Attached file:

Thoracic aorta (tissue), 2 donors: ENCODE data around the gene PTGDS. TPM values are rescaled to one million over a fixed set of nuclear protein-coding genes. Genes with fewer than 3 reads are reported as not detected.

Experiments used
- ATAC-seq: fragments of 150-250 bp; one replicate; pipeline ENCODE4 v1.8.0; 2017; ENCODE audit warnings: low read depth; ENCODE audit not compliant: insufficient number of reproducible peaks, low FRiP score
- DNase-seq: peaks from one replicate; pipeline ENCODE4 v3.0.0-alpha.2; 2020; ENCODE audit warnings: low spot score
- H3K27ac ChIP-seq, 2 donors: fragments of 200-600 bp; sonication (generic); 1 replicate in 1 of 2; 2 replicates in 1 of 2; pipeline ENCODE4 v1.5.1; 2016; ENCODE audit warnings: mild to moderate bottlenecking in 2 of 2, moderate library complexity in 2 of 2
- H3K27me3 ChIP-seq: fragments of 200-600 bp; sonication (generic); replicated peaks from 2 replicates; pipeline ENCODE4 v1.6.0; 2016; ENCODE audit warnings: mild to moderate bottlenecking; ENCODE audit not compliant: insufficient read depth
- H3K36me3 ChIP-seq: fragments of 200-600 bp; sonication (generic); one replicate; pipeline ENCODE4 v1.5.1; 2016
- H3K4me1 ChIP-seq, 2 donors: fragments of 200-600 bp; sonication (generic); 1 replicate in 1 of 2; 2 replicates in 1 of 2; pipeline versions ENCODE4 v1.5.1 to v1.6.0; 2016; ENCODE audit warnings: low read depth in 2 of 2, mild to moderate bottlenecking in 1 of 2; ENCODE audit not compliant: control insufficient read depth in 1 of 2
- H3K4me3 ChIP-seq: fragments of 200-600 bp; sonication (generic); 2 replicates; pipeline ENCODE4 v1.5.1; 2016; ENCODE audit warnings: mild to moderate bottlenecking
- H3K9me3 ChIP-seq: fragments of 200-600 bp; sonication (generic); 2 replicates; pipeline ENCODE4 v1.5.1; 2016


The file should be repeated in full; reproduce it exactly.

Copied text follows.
Thoracic aorta (tissue), 2 donors: ENCODE data around the gene PTGDS. TPM values are rescaled to one million over a fixed set of nuclear protein-coding genes. Genes with fewer than 3 reads are reported as not detected.

Experiments used
- ATAC-seq: fragments of 150-250 bp; one replicate; pipeline ENCODE4 v1.8.0; 2017; ENCODE audit warnings: low read depth; ENCODE audit not compliant: insufficient number of reproducible peaks, low FRiP score
- DNase-seq: peaks from one replicate; pipeline ENCODE4 v3.0.0-alpha.2; 2020; ENCODE audit warnings: low spot score
- H3K27ac ChIP-seq, 2 donors: fragments of 200-600 bp; sonication (generic); 1 replicate in 1 of 2; 2 replicates in 1 of 2; pipeline ENCODE4 v1.5.1; 2016; ENCODE audit warnings: mild to moderate bottlenecking in 2 of 2, moderate library complexity in 2 of 2
- H3K27me3 ChIP-seq: fragments of 200-600 bp; sonication (generic); replicated peaks from 2 replicates; pipeline ENCODE4 v1.6.0; 2016; ENCODE audit warnings: mild to moderate bottlenecking; ENCODE audit not compliant: insufficient read depth
- H3K36me3 ChIP-seq: fragments of 200-600 bp; sonication (generic); one replicate; pipeline ENCODE4 v1.5.1; 2016
- H3K4me1 ChIP-seq, 2 donors: fragments of 200-600 bp; sonication (generic); 1 replicate in 1 of 2; 2 replicates in 1 of 2; pipeline versions ENCODE4 v1.5.1 to v1.6.0; 2016; ENCODE audit warnings: low read depth in 2 of 2, mild to moderate bottlenecking in 1 of 2; ENCODE audit not compliant: control insufficient read depth in 1 of 2
- H3K4me3 ChIP-seq: fragments of 200-600 bp; sonication (generic); 2 replicates; pipeline ENCODE4 v1.5.1; 2016; ENCODE audit warnings: mild to moderate bottlenecking
- H3K9me3 ChIP-seq: fragments of 200-600 bp; sonication (generic); 2 replicates; pipeline ENCODE4 v1.5.1; 2016